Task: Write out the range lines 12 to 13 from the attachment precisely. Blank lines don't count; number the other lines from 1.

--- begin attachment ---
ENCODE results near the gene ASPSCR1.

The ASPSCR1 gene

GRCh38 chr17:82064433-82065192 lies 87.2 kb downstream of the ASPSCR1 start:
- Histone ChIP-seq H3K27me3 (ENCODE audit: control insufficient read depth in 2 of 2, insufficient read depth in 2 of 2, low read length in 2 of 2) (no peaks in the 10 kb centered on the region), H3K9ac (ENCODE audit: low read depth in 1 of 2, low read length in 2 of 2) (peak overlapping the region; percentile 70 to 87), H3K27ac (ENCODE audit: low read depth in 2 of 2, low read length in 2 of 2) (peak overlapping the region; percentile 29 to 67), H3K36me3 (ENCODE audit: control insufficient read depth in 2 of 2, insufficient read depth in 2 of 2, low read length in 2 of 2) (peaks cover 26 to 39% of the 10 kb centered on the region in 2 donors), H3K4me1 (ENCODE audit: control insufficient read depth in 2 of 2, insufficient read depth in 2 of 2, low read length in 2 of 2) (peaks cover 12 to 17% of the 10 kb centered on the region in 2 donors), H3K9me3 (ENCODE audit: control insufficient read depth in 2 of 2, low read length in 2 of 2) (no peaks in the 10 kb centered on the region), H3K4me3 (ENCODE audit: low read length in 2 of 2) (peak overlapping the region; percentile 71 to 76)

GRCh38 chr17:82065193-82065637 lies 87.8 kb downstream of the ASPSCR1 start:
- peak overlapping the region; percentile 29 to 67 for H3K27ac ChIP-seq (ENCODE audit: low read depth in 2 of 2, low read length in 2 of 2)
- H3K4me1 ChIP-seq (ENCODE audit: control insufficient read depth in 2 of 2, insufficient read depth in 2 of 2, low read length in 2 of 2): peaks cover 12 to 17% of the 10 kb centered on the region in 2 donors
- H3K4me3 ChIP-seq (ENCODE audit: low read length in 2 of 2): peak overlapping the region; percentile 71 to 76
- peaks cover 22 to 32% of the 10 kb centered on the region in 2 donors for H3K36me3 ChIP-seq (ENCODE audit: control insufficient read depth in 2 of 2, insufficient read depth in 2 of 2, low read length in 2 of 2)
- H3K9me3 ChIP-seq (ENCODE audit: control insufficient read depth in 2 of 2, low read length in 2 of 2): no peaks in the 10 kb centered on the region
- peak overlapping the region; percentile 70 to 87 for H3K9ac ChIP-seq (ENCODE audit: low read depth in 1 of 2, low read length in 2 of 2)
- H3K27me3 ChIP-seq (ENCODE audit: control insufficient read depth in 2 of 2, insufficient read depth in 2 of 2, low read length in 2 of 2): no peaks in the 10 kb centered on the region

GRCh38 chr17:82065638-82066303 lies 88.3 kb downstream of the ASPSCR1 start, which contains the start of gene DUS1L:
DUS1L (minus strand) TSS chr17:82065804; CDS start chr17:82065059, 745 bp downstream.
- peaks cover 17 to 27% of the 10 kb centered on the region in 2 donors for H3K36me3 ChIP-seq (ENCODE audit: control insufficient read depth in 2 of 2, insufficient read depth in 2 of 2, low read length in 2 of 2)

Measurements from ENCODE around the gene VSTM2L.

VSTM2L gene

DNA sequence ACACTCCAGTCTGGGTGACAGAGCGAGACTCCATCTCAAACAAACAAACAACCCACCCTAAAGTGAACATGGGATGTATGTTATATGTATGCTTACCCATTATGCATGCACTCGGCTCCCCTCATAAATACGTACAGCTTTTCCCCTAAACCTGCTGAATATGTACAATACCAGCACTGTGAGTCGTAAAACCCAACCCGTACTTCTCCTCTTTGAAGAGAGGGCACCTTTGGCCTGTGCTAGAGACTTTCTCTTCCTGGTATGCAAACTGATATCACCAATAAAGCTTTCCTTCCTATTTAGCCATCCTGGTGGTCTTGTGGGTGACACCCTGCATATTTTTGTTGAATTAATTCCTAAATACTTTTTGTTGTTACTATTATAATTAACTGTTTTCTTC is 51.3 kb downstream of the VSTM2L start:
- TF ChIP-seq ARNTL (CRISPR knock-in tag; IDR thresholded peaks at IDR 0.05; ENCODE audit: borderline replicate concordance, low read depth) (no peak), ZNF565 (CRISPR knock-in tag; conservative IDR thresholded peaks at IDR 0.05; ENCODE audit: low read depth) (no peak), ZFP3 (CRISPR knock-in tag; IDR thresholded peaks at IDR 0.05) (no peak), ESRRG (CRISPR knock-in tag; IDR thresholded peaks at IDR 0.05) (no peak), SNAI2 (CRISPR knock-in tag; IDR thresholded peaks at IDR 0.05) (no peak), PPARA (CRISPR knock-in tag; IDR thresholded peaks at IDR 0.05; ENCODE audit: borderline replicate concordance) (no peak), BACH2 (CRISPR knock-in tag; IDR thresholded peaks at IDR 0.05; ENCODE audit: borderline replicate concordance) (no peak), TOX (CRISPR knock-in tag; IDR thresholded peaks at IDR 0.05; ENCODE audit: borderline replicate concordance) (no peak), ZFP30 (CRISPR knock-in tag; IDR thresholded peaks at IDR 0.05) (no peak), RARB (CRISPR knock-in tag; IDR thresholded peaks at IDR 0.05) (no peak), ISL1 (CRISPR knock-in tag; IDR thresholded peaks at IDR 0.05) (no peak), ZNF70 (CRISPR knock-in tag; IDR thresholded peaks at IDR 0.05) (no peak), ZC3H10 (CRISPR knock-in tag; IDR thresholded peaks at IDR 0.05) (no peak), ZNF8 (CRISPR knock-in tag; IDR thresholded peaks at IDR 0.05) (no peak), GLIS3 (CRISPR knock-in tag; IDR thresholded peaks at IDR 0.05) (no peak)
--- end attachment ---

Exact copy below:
- H3K27me3 ChIP-seq (ENCODE audit: control insufficient read depth in 2 of 2, insufficient read depth in 2 of 2, low read length in 2 of 2): no peaks in the 10 kb centered on the region

GRCh38 chr17:82065638-82066303 lies 88.3 kb downstream of the ASPSCR1 start, which contains the start of gene DUS1L: